The determination of organic practice and adoption in sugarcane farming in Thailand

  • Kulapa Kuldilok Department of Agricultural and Resource Economics, Faculty of Economics, Kasetsart University, Chatuchak, Bangkok 10900, Thailand
Keywords: adoption, ordered logit model, organic standard, Thai sugarcane farmers

Abstract

Organic production at sugarcane farms facilitates increased food safety and environmental sustainability; however, the number of organic sugarcane farms in Thailand is still low. The purpose of this research is to determine organic practice standards and their adoption in sugarcane farming in Thailand. A purposive sample of 414 sugarcane farmers from Kanchanaburi and Suphanburi provinces using a non-probability technique and 30 certified organic sugarcane farmers from Nakhon Ratchasima was collected. Data were collected by conducting face-to-face interviews with individual respondents. The findings revealed that the most difficult organic practices are (1) informing the Organic Agriculture Certification Thailand (ACT) of any change in production (2) stopping the use of all chemical inputs for 1 year (3) no burning after harvest (4) cleaning all equipment before use and (5) record keeping for all of the process from the farm to the mill. The adoption results revealed that gender, the number of agriculture information channels, debt, land right certificates, asset value and organic training were significantly important factors in organic practice while sugarcane plantation experience, household labor, farm size and training from millers had no influence on adoption. It is recommended that employees organize additional practical training programs on organic standards, and organic certification should be simple to process and cost less. The ownership of land will support more organic practice. Moreover, the benefits of organic production should also be promoted to female sugarcane farmers. The government could also offer support to farmers in regard to loan repayments.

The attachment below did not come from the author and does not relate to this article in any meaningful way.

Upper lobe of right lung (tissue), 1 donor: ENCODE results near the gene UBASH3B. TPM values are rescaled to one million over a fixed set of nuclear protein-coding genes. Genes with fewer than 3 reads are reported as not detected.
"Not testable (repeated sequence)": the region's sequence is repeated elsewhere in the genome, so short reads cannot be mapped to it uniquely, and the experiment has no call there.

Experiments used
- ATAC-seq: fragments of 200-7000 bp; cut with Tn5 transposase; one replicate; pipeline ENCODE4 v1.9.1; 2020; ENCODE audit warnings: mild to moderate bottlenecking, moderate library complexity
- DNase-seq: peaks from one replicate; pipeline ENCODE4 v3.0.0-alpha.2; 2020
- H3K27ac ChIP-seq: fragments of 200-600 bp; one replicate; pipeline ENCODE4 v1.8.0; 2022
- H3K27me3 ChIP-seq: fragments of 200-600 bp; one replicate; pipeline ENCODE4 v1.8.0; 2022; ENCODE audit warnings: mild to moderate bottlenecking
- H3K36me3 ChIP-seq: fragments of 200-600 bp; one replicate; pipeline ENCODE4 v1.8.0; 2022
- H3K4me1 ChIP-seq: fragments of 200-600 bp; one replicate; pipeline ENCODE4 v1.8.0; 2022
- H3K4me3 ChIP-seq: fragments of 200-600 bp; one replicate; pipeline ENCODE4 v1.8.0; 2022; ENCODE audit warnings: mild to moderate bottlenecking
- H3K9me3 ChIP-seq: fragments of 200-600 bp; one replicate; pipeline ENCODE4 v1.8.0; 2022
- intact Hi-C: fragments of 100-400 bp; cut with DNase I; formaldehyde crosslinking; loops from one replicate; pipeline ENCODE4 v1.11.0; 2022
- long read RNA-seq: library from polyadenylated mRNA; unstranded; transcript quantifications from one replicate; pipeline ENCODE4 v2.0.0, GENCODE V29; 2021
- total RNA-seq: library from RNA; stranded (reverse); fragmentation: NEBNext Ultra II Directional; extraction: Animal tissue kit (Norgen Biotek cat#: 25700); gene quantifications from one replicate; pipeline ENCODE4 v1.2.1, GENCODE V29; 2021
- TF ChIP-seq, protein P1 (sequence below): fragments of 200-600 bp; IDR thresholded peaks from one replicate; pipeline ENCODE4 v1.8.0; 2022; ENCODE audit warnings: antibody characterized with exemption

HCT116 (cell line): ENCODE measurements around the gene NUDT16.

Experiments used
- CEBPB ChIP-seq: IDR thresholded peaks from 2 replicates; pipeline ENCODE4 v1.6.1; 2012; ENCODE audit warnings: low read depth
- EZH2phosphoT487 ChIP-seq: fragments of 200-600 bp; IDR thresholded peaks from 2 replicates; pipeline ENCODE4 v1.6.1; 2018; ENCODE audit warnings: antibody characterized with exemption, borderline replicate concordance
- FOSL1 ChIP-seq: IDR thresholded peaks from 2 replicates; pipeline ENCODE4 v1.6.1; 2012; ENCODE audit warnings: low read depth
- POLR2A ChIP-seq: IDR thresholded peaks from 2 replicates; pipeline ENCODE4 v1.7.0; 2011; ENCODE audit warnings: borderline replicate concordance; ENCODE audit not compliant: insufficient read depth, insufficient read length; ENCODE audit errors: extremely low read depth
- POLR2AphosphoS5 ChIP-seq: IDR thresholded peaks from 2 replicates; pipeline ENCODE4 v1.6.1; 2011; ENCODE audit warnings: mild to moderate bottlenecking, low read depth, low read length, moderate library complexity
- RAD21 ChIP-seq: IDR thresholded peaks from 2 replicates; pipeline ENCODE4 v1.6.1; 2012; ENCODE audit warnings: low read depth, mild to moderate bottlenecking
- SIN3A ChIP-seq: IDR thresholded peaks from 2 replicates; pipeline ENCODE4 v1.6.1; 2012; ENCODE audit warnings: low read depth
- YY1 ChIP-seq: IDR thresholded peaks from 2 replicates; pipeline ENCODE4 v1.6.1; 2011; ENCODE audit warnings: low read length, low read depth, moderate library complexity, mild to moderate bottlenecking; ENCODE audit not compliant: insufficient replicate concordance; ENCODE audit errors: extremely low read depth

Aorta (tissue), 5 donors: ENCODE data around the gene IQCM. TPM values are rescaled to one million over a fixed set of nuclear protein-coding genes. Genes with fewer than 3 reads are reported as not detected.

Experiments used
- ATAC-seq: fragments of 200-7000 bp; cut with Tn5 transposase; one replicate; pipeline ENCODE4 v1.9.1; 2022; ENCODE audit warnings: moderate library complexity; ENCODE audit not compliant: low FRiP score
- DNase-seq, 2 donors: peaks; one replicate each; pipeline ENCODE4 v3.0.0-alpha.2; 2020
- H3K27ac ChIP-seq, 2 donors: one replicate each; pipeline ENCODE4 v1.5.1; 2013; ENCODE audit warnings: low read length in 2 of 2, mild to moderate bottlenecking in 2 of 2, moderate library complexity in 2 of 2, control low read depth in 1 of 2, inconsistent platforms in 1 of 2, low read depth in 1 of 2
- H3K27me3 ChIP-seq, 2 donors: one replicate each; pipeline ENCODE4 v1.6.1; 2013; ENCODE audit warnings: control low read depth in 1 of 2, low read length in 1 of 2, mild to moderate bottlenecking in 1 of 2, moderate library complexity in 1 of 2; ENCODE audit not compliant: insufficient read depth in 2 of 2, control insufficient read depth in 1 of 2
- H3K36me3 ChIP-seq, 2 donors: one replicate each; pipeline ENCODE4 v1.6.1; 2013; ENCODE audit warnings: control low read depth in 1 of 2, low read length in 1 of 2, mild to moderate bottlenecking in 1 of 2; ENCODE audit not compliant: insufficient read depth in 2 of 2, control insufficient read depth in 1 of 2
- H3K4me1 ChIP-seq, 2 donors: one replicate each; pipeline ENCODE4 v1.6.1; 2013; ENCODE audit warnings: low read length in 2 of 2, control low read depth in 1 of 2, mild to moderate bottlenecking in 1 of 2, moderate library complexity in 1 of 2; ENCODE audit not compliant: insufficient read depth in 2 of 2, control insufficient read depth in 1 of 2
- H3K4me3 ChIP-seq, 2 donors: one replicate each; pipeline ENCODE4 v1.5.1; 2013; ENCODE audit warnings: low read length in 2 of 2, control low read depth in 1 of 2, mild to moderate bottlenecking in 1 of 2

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Published
2021-07-31
Section
Research articles